There’s a lot of information out there regarding social media marketing. So much so that half the battle of keeping up to date is just finding where they are hiding on the Web. And so, when I come across a compilation that looks promising I’m compelled to do that most basic social media action: share.

The below message was sent out by Mike Crosson a fellow member of the Social Media Marketing group on LinkedIn. He encouraged all to share, and so here it is (Thanks Mike!):

  • Group: Social Media Marketing
  • Subject: 10 complimentary White Papers… whaHOOO!

Hello, everyone –
Here are 10 free White Papers that are really helpful. Feel free to pass this email along to your colleagues and friends that you think might be interested as well.

1.) Pinterest – Learn how to increase traffic, leads and sales by reaching more than 11 million people
http://bit.ly/GGdZQe
The fastest-growing social media site ever has become a huge traffic referral (arguably, more powerful than Google+) for all businesses. An increasing number of companies are leveraging the platform to reach a new audience, increase visits to their websites, and generate leads or retail sales. And guess what? It’s working.

2.) Learning LinkedIn From the Experts: How to Build a Powerful Business Presence on LinkedIn
http://bit.ly/GElwgy
In Learning LinkedIn from the Experts, five LinkedIn specialists provide key insight into how you can use LinkedIn to successfully grow your network and business.

3.) How to Create Epic Facebook Ads
http://bit.ly/GExOvB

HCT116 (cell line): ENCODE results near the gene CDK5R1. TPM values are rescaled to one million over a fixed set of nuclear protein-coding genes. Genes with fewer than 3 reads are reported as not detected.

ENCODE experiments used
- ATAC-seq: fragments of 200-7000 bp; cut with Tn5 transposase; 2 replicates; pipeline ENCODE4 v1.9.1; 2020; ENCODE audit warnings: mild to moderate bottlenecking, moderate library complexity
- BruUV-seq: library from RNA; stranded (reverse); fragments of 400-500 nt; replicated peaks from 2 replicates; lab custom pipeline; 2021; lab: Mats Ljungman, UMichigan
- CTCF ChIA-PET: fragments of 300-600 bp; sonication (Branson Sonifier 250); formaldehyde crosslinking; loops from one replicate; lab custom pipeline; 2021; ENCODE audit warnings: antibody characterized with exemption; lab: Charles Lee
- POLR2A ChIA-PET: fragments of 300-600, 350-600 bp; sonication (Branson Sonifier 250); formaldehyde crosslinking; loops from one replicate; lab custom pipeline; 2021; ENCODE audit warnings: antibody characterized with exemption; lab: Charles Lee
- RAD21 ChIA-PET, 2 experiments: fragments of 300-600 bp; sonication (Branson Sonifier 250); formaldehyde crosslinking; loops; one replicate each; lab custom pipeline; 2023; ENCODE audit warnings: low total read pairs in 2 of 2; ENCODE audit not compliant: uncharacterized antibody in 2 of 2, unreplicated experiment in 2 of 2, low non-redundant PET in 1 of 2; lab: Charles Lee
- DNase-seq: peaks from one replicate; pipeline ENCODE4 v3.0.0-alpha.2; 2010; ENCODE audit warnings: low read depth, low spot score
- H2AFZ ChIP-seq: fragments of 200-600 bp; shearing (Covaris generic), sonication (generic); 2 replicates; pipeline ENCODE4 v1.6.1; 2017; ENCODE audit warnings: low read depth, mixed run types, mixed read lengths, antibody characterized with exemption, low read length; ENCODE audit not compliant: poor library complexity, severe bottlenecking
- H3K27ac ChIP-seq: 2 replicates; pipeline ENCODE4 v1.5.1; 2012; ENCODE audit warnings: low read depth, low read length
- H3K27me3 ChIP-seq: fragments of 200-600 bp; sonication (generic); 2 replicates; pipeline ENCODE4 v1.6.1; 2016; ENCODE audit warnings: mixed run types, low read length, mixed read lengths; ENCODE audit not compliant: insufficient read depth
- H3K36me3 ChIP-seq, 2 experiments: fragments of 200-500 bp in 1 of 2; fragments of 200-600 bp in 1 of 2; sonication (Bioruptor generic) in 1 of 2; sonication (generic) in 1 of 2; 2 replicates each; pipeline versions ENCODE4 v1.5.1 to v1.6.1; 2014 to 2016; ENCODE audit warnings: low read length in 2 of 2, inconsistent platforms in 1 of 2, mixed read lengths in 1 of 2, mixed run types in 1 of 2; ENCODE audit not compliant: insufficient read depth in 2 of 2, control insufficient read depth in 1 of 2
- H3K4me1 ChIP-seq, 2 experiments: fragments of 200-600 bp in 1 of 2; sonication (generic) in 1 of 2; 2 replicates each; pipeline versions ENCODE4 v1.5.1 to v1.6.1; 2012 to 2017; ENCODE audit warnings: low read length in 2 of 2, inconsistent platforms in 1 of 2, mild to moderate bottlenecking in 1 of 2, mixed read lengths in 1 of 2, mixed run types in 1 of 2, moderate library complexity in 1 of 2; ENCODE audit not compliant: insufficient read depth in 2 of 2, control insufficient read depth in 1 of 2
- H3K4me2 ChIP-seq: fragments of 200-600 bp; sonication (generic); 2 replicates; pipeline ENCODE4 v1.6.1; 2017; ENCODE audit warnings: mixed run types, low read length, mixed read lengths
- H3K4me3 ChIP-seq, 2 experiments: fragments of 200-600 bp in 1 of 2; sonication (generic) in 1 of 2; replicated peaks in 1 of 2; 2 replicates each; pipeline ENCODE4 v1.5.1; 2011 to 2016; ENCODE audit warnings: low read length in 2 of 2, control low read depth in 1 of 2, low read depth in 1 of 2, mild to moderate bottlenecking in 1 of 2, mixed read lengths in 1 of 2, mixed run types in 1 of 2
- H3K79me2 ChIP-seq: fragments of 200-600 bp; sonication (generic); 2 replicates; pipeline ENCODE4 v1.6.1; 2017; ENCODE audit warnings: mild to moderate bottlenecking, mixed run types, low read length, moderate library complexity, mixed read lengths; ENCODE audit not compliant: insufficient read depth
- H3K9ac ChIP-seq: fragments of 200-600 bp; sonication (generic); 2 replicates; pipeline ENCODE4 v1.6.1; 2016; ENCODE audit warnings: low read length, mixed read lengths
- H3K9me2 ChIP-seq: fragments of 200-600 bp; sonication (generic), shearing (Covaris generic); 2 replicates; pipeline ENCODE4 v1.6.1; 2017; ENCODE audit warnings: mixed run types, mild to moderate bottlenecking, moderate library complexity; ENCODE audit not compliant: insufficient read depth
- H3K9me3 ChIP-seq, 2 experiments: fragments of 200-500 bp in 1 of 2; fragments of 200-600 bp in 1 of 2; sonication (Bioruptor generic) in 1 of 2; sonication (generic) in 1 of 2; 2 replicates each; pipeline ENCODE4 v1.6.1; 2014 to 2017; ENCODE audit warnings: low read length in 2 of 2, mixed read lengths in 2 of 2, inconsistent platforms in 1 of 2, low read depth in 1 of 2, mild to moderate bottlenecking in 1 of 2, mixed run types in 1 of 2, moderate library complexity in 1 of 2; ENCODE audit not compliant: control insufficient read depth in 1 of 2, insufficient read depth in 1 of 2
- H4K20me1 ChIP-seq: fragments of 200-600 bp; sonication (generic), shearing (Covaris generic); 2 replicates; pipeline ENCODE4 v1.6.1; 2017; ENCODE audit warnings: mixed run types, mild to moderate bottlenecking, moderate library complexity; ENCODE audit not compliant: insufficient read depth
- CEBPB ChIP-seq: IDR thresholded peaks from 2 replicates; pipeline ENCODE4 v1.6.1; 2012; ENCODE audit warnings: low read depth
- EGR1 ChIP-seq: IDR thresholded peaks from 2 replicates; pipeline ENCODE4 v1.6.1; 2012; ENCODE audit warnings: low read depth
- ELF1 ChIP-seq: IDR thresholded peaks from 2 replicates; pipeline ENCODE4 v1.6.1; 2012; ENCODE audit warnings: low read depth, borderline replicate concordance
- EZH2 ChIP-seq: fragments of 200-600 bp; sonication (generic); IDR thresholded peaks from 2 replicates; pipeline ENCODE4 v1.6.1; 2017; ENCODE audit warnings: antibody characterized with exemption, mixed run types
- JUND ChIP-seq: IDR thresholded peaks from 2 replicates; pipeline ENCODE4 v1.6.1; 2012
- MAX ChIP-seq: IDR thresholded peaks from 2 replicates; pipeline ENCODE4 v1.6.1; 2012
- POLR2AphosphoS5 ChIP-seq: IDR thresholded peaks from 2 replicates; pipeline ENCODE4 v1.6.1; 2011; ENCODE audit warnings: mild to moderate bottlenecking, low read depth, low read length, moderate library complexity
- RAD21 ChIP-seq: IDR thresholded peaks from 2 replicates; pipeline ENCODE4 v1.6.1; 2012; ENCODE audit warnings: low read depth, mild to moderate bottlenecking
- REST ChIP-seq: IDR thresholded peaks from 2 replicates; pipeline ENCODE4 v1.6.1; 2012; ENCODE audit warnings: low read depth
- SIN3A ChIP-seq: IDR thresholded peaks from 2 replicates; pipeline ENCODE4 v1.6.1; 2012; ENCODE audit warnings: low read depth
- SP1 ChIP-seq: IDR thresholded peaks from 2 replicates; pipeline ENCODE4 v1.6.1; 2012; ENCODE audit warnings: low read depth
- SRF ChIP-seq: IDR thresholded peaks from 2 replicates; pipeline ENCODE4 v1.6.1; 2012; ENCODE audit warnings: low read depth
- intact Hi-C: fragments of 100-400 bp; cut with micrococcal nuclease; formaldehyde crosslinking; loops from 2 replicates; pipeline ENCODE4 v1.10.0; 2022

Placing ads on Facebook provides one of the most targeted advertising opportunities today. The social network knows the demographics and interests of more than 800 million people who are active online. Written by Andrea Vahl, co-author of Facebook Marketing All-in-One For Dummies, this ebook will walk you step-by-step through the nuances of Facebook ads.

4.) How to Use Google+ For Business
http://bit.ly/GFqmPU
Google+ is the new social network on the block. With more than 90 million users and a growing influence on search, Google+ has definitely emerged as a key player in online marketing.

5.) The Ultimate How-to Marketing Guide 
http://bit.ly/GFAELr
How do you get a comprehensive view of the important ones and prioritize accordingly? To ensure your proficiency in Internet marketing, we’ve designed this multimedia ebook which, as David Meerman Scott says, “identifies nuggets of inspiration to drive success at your business.”

The next five after the jump:  Read more of this post

Another Great Infographic on Social Media Use